-Market factors drive market factors
-US unemployment figures a disappointment
Crude oil prices, along with major equities, turned lower early in the Friday session on word the US president, his wife and a top aide tested positive for COVID-19. The knee-jerk reaction to the news this close to the election spared not even safe-haven assets like gold, which saw spot prices retreat by just a hair in early morning trading. The VIX, meanwhile, was up 10%. Early comparisons were made to the late-April recovery for British Prime Minister Boris Johnson, but the overwhelming influence of US news on the market meant this announcement has more weight. But US news is US news. In the oil sector, Norwegian major Equinor is trimming staff just as eurozone inflation sinks deeper into negative territory. Supply-side strains persist, meanwhile, with resurging Libyan barrels. Fighting in the Caucasus continues.
The price for Brent crude oil was down 3.9% as of 8 a.m. ET to trade at $39.33 per barrel, losing grip on the psychological threshold of $40 per barrel. A retreat was somewhat expected though given some trade patterns in the previous session.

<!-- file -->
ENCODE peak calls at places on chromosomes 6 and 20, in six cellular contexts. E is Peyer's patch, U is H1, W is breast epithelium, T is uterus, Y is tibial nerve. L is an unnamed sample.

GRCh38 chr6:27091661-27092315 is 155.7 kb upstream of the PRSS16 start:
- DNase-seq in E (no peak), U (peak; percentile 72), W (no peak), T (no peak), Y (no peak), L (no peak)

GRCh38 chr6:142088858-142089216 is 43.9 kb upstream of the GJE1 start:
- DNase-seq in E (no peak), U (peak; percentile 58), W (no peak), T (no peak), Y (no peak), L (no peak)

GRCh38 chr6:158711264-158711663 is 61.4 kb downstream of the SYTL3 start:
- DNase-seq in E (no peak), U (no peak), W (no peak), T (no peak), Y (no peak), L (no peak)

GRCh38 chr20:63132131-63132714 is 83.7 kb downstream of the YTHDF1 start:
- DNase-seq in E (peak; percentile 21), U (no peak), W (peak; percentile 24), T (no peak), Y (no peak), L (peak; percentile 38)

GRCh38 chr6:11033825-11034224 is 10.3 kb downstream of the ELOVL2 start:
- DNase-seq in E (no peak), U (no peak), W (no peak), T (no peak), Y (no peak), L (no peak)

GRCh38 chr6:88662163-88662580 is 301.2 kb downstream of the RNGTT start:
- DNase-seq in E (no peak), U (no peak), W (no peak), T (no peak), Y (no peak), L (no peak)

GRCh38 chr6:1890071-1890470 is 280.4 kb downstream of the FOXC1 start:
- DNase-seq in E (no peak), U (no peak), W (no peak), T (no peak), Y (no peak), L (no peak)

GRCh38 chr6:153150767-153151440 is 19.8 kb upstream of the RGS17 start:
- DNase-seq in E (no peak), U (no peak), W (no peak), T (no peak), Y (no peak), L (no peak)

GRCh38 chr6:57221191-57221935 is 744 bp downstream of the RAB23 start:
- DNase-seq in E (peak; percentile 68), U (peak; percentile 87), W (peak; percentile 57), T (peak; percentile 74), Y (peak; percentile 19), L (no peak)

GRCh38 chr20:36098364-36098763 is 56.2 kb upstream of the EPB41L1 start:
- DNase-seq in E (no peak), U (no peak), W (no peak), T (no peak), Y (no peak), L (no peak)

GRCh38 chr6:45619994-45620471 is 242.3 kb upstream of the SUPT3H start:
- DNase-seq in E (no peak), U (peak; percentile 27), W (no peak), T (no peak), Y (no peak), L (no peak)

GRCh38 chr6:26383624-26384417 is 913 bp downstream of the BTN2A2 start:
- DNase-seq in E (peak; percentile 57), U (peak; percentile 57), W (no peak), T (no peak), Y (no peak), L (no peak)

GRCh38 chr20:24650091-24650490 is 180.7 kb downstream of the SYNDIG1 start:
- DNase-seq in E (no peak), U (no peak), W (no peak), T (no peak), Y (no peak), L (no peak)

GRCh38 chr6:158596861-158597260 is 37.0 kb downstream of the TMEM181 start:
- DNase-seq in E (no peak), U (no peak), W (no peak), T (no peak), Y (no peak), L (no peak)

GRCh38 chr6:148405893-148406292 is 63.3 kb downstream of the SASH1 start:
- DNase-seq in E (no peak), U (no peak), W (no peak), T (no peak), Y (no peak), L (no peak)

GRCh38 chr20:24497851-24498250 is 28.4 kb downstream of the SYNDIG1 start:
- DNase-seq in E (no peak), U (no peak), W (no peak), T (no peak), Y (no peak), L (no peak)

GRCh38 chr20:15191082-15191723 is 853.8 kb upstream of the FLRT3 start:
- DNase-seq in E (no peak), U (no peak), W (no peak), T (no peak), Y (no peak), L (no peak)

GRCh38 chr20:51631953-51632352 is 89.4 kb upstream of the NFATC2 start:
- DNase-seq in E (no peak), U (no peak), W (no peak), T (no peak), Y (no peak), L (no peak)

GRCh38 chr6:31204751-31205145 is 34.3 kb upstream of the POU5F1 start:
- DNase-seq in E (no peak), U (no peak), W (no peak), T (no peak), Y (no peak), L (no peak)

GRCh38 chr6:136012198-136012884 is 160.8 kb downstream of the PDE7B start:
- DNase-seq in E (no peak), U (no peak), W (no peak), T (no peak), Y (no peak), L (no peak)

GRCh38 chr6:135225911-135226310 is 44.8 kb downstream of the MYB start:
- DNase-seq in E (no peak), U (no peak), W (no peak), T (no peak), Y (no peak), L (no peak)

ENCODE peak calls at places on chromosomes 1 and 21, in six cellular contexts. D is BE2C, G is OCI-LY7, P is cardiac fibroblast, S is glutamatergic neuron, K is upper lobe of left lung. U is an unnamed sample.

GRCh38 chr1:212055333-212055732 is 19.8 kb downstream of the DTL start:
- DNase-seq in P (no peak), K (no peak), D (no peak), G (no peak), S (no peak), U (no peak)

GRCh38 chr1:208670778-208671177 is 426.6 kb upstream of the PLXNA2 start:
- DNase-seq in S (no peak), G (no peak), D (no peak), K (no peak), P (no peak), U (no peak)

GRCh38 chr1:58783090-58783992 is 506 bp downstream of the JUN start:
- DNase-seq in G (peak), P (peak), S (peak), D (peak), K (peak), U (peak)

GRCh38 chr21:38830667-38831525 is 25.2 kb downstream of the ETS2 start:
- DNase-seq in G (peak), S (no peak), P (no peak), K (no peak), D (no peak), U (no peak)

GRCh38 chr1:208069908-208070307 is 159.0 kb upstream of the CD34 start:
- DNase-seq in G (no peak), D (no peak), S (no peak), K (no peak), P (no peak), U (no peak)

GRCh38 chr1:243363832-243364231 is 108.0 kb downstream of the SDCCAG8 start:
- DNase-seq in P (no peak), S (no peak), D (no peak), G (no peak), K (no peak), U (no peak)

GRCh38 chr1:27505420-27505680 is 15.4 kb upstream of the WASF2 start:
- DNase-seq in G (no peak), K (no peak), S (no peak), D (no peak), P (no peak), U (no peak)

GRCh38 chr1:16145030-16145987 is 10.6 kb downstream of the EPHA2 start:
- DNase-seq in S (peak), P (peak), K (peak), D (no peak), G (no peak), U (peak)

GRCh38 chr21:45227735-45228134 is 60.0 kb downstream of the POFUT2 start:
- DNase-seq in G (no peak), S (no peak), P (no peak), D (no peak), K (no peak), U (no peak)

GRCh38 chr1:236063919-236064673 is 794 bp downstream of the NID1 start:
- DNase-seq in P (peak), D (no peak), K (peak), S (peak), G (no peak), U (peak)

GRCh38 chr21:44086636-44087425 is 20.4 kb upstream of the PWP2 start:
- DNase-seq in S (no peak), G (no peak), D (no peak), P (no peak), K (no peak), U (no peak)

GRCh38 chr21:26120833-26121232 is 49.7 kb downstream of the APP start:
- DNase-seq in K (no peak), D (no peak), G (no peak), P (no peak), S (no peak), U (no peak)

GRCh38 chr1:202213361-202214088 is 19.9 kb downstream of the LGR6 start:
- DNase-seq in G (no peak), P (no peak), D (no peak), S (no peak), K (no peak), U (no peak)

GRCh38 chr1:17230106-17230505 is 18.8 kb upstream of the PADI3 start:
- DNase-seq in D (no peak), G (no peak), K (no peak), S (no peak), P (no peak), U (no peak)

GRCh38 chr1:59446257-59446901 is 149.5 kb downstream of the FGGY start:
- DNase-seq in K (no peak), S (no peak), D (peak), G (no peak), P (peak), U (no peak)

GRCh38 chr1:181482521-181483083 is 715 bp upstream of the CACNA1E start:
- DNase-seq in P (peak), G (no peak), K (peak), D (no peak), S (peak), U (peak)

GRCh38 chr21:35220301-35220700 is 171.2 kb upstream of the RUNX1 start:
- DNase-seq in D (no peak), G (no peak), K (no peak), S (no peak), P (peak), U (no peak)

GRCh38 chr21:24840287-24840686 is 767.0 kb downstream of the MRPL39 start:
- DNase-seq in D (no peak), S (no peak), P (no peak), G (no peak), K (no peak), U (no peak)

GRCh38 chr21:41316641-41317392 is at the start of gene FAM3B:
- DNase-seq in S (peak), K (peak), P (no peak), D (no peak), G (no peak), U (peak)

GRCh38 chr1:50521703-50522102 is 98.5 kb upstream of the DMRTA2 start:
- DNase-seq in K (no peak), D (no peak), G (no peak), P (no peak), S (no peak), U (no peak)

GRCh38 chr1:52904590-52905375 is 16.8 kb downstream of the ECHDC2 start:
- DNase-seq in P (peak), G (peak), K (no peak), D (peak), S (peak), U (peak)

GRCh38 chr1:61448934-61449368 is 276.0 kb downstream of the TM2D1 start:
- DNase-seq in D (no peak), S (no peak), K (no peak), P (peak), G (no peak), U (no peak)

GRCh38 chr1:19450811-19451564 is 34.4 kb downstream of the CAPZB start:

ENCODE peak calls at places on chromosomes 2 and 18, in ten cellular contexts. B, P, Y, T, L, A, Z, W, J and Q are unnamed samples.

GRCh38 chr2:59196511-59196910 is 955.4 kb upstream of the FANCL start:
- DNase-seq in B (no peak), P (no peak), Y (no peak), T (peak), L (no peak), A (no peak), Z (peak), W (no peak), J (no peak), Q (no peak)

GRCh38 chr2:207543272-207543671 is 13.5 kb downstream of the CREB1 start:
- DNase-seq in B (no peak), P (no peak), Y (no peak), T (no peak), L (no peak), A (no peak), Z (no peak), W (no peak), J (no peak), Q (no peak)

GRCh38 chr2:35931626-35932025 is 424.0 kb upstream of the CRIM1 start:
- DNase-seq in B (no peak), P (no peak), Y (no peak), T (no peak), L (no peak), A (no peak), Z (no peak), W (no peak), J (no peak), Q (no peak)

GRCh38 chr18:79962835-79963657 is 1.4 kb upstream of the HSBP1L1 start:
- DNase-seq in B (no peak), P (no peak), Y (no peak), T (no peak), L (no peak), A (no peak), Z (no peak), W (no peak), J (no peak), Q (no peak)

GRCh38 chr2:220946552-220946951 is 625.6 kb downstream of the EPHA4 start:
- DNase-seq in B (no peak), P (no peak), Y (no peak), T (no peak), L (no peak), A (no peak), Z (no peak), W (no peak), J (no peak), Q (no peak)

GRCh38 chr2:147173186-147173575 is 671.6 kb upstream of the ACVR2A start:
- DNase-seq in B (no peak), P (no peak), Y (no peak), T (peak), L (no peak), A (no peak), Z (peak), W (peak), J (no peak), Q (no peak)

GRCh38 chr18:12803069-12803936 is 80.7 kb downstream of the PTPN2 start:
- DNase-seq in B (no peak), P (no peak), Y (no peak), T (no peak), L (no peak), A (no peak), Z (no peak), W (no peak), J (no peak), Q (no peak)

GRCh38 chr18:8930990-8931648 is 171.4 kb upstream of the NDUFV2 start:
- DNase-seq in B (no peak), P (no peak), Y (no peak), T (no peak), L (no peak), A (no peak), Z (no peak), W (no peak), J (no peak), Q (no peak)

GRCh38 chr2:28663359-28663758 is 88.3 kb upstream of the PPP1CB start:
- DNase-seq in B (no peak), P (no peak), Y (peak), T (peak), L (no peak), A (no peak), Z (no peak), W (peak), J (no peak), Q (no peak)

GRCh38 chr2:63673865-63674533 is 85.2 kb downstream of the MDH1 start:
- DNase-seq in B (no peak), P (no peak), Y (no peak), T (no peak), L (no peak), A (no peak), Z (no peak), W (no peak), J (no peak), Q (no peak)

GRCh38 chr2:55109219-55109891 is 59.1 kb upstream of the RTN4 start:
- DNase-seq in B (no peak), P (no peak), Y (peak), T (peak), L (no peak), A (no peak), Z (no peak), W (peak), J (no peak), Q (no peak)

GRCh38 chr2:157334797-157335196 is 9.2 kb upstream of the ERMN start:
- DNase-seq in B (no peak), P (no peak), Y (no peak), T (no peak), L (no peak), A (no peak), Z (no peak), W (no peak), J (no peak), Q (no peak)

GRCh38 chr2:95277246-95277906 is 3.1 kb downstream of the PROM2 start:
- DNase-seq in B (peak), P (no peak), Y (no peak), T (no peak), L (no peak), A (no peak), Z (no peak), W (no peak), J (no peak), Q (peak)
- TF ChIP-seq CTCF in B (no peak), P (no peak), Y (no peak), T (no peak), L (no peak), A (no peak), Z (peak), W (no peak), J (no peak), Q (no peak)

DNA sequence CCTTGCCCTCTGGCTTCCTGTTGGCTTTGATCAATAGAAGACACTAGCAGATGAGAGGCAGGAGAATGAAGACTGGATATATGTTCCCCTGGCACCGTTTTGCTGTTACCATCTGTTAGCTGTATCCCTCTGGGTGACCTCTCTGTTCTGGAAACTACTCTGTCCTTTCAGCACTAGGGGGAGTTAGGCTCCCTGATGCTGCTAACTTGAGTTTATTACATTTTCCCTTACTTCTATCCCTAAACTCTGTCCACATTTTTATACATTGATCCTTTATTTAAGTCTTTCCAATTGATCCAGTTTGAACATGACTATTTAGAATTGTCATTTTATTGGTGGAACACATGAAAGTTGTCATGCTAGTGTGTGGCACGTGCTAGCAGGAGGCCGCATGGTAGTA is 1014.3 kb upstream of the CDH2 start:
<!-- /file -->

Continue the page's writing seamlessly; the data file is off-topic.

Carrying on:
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US President Donald Trump announced through his Twitter account shortly before 1 a.m. ET that he and his wife, Melania, tested positive for COVID-19.
“We will begin our quarantine and recovery process immediately,” he stated. “We will get through this TOGETHER!”
A top aide, Hope Hicks, also tested positive, though US Vice President Mike Pence and his wife, Kathy, tested negative early Friday. Former US Vice President and presidential nominee Joe Biden is expected to be tested on Friday as well.
Trump’s age, 74, and a weight considered slightly obese for a man of his size (6 ft 3 in) put him in the risk column for COVID-19 complications. Brazilian President Jair Bolsonaro, 65, tested positive on July 7 and spent weeks in quarantine. Honduran President Juan Orlando Hernandez, 84, survived a dangerous challenge before returning home from hospital in early September, but has made no public appearances since. Former Italian Prime Minister Silvio Berlusconi, 84, spent 10 days in hospital after testing positive. And an obese British Prime Minister Boris Johnson spent time in intensive care after contracting the virus late April. What makes the Trump diagnosis different is his health status is in serious question with 31 days before the November election. With the pandemic weighing on social-distance concerns, many registered voters have already cast their ballots.